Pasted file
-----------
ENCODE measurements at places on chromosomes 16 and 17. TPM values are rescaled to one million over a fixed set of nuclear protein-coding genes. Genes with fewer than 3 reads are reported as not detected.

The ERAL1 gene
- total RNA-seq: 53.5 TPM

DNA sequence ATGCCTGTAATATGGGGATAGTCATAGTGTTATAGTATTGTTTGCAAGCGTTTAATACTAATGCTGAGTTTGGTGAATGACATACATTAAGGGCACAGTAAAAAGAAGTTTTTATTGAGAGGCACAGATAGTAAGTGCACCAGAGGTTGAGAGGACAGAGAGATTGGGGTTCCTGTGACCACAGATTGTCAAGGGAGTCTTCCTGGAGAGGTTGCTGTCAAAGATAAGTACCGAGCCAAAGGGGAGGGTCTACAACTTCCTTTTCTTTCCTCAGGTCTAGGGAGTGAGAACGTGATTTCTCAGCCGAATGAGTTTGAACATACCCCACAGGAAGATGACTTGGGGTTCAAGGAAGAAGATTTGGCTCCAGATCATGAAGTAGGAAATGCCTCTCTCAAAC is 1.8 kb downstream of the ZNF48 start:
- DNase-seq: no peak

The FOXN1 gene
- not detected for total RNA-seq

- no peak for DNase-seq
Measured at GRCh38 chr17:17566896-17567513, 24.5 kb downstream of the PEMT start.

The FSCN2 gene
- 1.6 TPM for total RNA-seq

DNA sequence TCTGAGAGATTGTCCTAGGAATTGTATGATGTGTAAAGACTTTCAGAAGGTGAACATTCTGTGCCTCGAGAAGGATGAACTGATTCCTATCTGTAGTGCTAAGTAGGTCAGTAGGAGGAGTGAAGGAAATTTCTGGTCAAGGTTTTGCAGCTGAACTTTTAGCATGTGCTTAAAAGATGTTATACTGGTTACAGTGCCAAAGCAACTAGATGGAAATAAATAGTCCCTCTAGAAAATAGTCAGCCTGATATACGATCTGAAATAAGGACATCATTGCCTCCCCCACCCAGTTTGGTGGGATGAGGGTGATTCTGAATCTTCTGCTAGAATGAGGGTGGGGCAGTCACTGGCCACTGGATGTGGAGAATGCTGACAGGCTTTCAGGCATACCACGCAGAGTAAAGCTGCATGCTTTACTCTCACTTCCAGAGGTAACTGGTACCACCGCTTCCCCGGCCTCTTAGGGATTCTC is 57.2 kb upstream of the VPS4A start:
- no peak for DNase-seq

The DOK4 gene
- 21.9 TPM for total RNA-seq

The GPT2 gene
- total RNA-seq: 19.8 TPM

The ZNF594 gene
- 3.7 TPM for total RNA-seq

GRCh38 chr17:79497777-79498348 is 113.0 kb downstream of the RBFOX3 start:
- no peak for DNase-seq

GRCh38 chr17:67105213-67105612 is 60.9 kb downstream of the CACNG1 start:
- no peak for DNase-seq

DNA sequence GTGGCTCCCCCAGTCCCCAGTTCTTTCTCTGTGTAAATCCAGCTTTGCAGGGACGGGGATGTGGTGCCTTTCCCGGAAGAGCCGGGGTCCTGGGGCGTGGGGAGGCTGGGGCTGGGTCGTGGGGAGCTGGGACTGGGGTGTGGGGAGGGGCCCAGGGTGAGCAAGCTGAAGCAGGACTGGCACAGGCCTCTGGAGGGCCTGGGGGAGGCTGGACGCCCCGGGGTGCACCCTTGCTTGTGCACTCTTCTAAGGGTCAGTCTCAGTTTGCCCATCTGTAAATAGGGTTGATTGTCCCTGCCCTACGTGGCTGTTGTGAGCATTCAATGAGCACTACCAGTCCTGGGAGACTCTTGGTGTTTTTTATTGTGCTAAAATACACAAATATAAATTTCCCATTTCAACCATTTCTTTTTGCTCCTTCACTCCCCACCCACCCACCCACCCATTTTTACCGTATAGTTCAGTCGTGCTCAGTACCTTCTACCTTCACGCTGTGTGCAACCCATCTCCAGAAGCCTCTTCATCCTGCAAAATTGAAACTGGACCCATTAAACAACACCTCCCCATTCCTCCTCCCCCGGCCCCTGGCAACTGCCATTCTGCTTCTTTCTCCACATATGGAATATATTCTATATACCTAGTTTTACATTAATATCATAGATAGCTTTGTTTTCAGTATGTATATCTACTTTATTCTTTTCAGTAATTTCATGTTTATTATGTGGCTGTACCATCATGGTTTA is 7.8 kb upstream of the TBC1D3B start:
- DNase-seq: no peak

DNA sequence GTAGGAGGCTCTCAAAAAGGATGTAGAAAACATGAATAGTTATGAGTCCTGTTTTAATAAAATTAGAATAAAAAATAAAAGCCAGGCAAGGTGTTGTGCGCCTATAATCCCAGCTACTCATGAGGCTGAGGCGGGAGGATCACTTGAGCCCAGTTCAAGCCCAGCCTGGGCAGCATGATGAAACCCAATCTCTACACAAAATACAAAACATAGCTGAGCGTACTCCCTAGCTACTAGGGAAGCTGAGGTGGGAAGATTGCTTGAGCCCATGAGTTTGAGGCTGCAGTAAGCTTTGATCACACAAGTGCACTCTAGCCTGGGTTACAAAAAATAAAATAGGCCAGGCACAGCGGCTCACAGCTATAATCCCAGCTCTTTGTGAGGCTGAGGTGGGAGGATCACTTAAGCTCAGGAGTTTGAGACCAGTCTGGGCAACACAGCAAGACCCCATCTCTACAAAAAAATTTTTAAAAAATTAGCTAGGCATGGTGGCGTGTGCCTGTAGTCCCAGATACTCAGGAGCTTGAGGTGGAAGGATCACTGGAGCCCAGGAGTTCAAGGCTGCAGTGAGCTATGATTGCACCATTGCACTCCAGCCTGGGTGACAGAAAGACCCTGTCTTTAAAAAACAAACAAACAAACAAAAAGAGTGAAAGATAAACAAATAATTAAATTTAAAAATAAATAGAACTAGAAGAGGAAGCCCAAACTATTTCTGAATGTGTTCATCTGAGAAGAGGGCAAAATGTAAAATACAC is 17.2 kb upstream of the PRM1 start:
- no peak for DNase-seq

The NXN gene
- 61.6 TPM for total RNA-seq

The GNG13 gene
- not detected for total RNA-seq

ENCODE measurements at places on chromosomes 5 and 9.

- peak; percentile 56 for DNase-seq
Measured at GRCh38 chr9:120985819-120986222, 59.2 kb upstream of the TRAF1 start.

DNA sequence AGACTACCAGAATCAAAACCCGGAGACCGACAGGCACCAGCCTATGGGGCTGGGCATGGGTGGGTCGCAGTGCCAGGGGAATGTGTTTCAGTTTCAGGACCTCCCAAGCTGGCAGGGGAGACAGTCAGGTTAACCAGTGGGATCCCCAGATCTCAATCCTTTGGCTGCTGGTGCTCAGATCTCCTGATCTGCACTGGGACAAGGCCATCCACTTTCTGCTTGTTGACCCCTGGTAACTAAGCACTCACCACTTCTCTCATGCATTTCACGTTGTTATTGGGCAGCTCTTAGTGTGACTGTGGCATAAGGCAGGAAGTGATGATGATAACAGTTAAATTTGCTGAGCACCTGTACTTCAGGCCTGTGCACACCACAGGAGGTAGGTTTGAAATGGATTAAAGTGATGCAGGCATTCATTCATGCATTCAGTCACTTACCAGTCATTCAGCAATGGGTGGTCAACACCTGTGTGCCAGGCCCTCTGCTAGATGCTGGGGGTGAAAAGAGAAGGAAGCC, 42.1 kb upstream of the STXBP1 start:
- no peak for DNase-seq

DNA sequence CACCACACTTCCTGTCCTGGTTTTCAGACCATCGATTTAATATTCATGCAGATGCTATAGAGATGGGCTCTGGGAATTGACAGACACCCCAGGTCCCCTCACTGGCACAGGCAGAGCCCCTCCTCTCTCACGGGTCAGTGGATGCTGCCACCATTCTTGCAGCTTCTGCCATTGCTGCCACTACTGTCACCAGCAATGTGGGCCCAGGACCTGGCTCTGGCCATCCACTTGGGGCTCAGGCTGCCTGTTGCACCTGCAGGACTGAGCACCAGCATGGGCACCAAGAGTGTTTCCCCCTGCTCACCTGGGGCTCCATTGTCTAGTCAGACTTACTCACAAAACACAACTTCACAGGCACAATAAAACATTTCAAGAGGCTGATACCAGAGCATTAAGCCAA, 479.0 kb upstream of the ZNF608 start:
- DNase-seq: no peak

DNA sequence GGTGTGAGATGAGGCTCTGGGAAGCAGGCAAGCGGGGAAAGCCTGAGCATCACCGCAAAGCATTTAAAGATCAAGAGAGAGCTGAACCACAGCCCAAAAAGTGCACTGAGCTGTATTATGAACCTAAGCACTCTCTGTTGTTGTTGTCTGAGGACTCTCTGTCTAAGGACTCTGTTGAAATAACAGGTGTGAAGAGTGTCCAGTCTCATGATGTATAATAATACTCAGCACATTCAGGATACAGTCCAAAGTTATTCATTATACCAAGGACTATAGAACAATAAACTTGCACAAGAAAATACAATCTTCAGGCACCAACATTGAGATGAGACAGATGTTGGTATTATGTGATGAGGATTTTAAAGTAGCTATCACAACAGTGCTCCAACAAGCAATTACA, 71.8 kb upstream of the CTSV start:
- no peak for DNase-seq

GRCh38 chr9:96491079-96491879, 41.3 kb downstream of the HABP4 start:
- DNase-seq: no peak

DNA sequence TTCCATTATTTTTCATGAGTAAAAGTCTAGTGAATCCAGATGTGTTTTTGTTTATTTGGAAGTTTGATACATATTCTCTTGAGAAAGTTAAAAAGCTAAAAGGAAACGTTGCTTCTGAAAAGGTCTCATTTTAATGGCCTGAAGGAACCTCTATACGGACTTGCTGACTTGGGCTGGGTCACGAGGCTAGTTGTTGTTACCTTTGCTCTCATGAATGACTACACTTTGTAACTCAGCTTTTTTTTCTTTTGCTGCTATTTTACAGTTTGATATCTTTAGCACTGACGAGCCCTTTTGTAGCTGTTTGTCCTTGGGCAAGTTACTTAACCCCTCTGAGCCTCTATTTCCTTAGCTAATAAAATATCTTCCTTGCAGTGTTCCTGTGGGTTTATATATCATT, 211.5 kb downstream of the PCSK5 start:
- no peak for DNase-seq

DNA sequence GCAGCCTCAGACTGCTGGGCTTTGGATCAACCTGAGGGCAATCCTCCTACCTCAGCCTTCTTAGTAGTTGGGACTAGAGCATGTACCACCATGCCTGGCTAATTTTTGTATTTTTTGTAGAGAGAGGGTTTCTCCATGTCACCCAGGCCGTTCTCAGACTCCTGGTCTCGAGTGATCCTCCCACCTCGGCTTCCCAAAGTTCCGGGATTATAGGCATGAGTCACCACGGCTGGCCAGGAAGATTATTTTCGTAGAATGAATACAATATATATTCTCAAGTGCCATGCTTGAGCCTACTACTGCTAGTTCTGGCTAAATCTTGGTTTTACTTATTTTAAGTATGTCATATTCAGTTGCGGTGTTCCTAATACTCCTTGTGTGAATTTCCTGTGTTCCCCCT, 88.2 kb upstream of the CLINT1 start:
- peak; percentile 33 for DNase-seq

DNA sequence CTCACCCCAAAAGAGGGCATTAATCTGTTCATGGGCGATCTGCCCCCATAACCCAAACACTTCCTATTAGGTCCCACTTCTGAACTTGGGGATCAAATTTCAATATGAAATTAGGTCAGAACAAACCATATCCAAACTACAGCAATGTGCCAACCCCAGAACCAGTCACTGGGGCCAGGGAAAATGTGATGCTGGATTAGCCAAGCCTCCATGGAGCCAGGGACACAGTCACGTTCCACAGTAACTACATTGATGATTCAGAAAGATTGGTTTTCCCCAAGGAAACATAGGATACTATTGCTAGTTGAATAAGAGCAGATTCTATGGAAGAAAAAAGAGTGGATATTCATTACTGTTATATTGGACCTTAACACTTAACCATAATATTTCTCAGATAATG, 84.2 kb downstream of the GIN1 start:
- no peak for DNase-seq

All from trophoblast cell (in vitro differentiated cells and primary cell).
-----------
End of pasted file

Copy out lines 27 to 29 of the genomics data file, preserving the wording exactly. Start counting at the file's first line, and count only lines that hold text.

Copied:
- no peak for DNase-seq

The NXN gene
- 61.6 TPM for total RNA-seq